Over the past few months, there have been the releases of high profile climate-change documents. A document that garnered much attention because of the gravitas of the authors is Risky Business: The Economic Risk of Climate Change in the United States. This report uses standard risk-assessment approaches and focuses “on the clearest and most economically significant of these [climate-change] risks: Damage to coastal property and infrastructure from rising sea levels and increased storm surge, climate-driven changes in agricultural production and energy demand, and the impact of higher temperatures on labor productivity and public health.”
Risky Business reaches conclusions using the harshness of numbers, for example: “There is a 1-in-20 chance—about the same chance as an American developing colon cancer; twice as likely as an American developing melanoma – that by the end of this century, more than $701 billion worth of existing coastal property will be below mean sea levels, with more than $730 billion of additional property at risk during high tide. By the same measure of probability, average annual losses from hurricanes and other coastal storms along the Eastern Seaboard and the Gulf of Mexico will grow by more than $42 billion due to sea level rise alone. Potential changes in hurricane activity could raise this figure to $108 billion.”
Rather than focusing on risk and cost, the New Climate Economy takes a different approach: “For such decision-makers, climate change is rarely a primary concern. Their motivations are to promote short-term economic growth and job creation, increase market share and profitability, improve energy and food security, build competitive cities and reduce poverty. Yet their decisions powerfully influence the trajectory of greenhouse gas emissions. So the core question the project has sought to answer is: how can decision-makers achieve their economic and social goals while simultaneously reducing the risk of dangerous climate change?”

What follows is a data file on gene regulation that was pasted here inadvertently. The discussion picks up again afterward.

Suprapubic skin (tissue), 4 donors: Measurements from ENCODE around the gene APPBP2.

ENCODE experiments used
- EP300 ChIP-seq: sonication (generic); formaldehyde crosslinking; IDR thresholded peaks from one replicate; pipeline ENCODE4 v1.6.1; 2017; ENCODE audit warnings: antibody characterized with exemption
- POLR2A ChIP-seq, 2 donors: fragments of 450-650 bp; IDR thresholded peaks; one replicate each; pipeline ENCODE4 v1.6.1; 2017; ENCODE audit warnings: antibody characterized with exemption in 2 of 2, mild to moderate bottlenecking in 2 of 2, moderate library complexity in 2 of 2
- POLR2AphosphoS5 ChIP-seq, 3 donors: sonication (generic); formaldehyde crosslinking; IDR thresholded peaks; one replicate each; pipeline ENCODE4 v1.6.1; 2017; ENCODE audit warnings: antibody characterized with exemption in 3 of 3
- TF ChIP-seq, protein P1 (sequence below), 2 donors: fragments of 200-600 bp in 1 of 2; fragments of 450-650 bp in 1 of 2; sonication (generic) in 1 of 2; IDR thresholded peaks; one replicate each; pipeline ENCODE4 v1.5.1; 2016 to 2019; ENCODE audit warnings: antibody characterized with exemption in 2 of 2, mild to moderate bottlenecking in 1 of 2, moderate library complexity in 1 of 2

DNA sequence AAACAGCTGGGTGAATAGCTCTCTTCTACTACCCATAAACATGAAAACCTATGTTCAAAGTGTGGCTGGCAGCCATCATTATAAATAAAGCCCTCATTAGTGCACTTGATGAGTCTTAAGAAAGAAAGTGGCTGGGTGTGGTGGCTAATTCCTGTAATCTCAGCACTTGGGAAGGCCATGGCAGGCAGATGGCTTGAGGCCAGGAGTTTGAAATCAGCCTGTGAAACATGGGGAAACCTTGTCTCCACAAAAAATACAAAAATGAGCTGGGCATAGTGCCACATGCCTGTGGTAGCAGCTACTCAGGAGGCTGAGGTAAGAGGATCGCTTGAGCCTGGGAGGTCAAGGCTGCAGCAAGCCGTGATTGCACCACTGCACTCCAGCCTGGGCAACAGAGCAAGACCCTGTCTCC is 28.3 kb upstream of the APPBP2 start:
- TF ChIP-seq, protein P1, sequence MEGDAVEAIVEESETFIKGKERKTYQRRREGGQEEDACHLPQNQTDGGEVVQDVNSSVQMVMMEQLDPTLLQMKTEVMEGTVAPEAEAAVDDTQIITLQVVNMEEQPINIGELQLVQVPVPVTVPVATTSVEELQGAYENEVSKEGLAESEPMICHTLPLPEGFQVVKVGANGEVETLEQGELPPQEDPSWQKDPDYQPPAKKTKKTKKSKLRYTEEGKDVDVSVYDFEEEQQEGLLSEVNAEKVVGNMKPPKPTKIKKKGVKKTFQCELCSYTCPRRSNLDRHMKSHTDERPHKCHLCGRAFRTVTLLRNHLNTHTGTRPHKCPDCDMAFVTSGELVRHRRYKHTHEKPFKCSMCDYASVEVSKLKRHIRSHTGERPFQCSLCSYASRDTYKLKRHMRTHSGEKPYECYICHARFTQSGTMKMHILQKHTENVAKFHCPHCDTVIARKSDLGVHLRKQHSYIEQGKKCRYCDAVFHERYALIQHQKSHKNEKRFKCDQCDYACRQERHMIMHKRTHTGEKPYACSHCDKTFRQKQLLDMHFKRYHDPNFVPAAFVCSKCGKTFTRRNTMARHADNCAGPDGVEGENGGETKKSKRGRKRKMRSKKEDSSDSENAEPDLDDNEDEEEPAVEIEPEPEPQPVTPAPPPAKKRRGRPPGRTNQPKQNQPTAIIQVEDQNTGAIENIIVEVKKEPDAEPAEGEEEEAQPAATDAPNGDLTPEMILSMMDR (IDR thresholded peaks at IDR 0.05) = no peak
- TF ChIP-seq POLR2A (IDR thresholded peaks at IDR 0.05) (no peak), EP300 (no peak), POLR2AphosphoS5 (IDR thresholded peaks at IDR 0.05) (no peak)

The report from New Climate Economy, Better Growth, Better Climate, starts with “We live in a moment of great opportunity.” (I have been ending my class and lectures with that statement for several years. Shouldn't I get some credit?) What I have read and heard (they have a pretty cool website, I can hear and write at the same time), I like this report. Thinking just a little bit, we have been dealing with weather and climate for all of our existence, spending money to harden our buildings for storms, levees to manage floods and money to rebuild. Therefore, spending money in a changing climate is not entirely a situation of we used to spend no money on weather and climate, now we have to spend money on weather and climate. Our opportunity is to try to spend our money intelligently in a changing climate – plus, the need to spend money to keep those changes from getting completely out of hand. (In the spirit of possibility, What's Possible, the opening film for the U.N. Summit.)